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mil interviews: january 2010
Muggsy Malone

www.twitter.com/theparkwaykiddc
www.myspace.com/theparkwaykid95

MIL: Music Is Life Magazine Has caught up with one of the DMV’s Brightest Stars Can You Introduce your self and In your own words Tell us who is Muggsy Malone?

TPK: Wassup world, I'm Muggsy Malone also known as The Parkway Kid or TPK for short. I'm a musician who was born and raised in the DC / MD area and represents it wherever i have been in this short life God blessed me to life.

MIL: How did you get the name Muggsy Malone?

TPK: Muggsy is an acronym. Letter by letter it means Motivation U Gain Grinding Surviving Yesterday. I apply it to my daily life and believe in the theory that what you go through in like makes you what you are. Its been a journey to get where I wanted to be in life I just kept going. I don’t know anything else but not giving up. Cant is not a word in my vocabulary.

MIL: How Long Have you Been Rapping?

TPK: Since I was 8 years old just about. I listened to everybody, when I say everybody I mean everybody. But the ones that were the some of the best who never sold out are dead and gone or killed cause of the weak and jealous. Big Pun, Pac, Big L, Biggie. Scarface, Jigga and Cube are my favorites. Heavy on the Rakim too. That 18th Letter album was the shit to me.

MIL: When did you realize you could rhyme? Do you remember your first ever rhyme you wrote?

TPK: I cant even remember the first rap that I wrote. I started off writing poems. To be completely honest I never really realized I could fo it until I took it seriously at thirteen. I like the fact that I was expressing myself in a way that made people say “I feel the same way you do” and they liked it. I was the kid who grew up with something to prove all the time in whatever.

MIL: How do you actually classify the style of music that you create and perform?

TPK: I make music for the people on the come up. The common man who doesn’t get any credit doing his best for his children. The mother with two kids and a job willing to do anything for her kids but keeps her morals intact. I do it for the folks who seein the lies in between the lines and want to expose them. The voiceless men and women who get up and go to work everyday and hustle on the side to make ends dreaming and working for more. The folks that wont sellout and turn they back on people who care for them for an extra day of freedom or brathin. That’s what and who I do it for. But I do all types of music at the end of the day mostly about the everyday struggle of a person in America. Its just coming up in this area that makes it different.

MIL: What is the message you are trying to get across in your music?

TPK: To never give up no matter what man. That’s my basic message that I try to tell anyone. I was handing out flyers for my then album "Probable Cause" which I’m still going to put out by the way, but some youngins came up to me and asked me how did I do it? I told them that you cant quit. You gotta keep going. Nobody goes they’re whole life without being badmouthed. They did it to Jesus Christ. A hater is nothing to me at the end of the day man. Somebody saying they don’t like me. Aight so what are you really saying? Ok that’s cool but wassup tho? Unless you gone swing or shoot I don’t let that affect me. I’ve slept outside chasing this dream. With nowhere to go. My own family turned they’re back on me. I didn’t become a get wit to make it either. I was never like that. I was always taught that a man stands on his own two feet and makes it happen the best way he knows how. You make mistakes but its trial and error.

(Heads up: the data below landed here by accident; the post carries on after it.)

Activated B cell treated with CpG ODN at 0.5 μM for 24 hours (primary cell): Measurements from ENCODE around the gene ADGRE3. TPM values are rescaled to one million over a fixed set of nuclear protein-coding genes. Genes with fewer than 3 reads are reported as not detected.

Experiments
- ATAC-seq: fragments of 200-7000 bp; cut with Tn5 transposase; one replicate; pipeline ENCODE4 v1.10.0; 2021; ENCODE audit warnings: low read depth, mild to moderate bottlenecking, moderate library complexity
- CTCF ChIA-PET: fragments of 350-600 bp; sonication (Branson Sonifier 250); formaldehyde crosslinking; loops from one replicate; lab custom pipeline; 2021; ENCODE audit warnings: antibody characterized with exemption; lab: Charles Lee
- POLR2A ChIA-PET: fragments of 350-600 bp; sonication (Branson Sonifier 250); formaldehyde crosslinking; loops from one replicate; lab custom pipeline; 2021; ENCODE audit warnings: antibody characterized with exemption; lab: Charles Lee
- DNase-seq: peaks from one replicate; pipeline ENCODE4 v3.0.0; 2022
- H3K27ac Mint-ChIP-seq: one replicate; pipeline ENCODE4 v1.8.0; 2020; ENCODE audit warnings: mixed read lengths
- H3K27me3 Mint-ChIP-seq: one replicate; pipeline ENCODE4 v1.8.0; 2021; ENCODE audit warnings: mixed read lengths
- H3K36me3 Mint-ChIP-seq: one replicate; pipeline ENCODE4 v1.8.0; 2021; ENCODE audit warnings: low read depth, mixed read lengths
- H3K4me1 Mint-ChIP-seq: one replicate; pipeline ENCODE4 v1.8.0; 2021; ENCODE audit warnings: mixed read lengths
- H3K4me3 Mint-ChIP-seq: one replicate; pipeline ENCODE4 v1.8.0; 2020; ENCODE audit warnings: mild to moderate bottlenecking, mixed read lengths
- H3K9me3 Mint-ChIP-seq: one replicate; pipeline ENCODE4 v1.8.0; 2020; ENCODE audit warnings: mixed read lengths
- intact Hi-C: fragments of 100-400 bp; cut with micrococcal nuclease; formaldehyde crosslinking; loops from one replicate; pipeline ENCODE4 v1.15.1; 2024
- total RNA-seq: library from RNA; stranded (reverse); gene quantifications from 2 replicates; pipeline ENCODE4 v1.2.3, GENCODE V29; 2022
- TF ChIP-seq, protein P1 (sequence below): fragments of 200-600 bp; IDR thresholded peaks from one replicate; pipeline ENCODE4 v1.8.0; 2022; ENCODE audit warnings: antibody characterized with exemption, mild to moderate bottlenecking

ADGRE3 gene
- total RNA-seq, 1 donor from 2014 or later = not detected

MIL: Where does your "pen game" come from?

TPK: I wouldn’t know where to go with that one man. I’ve just always been interested in comprehension , English and knowledge there of to fill the lack of what I had. So I read the dictionary , the bible and different novels. I always had a creative mindset to do me. A lot of people told me I would never make it which was even more of a motivator for me at days end. Far as rap goes I listened to pretty much everybody and bought they’re CD’s. I also listen to an assortment of music. My father , God rest his soul had me listening to Jazz , Blues , Gogo , Rock and everything growing up. 89.3 was our favorite station listening to Coltrane , Davis , Grover Washington , Marvin Gave , Gil Scott Heron , Louis Armstrong , Michael Franks , Duke Ellington , Aretha Franklin , Ella Fitz , The Ojays , The Whispers and everyone who had something to say in they’re music.

MIL: How did life in the military prepare you for the Music Business?

TPK: I left for the military at 17 with a mind set of making a difference for myself cause I was living crazy at the time. But I kept rapping all the way through my tour in the military. I was always disciplined when I put my mind to something so that came naturally. I was away from my family and friends and still aint the type to mesh with people I just can’t mesh with but I ended up meeting my partner The Tek outta St. Louis who’s also a producer on TPK and my friend. I’d wake up in the morning and write a 16, go to formation. Think of something while I’m on that 2 mile run or doing push-ups and go write something else. I’d skip breakfast. I missed home and being around my folks so much that I’d stay up and write rhymes all day long even at my job, with me up there. Long story short, they had a battle rap competition at an off base club called City Lights and I was the champ for 3 weeks in a row. I had to battle everyone who came up on the same night sometimes 7 or 8 people. The whole military base got wind of it and I ended up bringing business to the club on Friday nights and the owner of the spot brought me around everyone that would come through. I unloaded for everyone from people from Rap-A-Lot to Juvenille and Buck when he was with UTP. Adina Howard.

MIL: When did Hip-Hop become your career of choice? And, why did you choose music as a profession?

TPK: I don’t know. I just felt like it called me. I have a true passion for it that cant be denied. It was therapeutic for me as a youngster and I still use it for the same thing today. I realized that it was a way for to get myself in a better position in life in a positive. There’s nothing like doing what you love. Imagine finding your dream job that you got a degree for in college in the first place. That’s what I was chasing. When I started writing five and six raps a day I knew it was like. OK. I’ll do this professionally. I got a lot of offers but nothing was the right situation.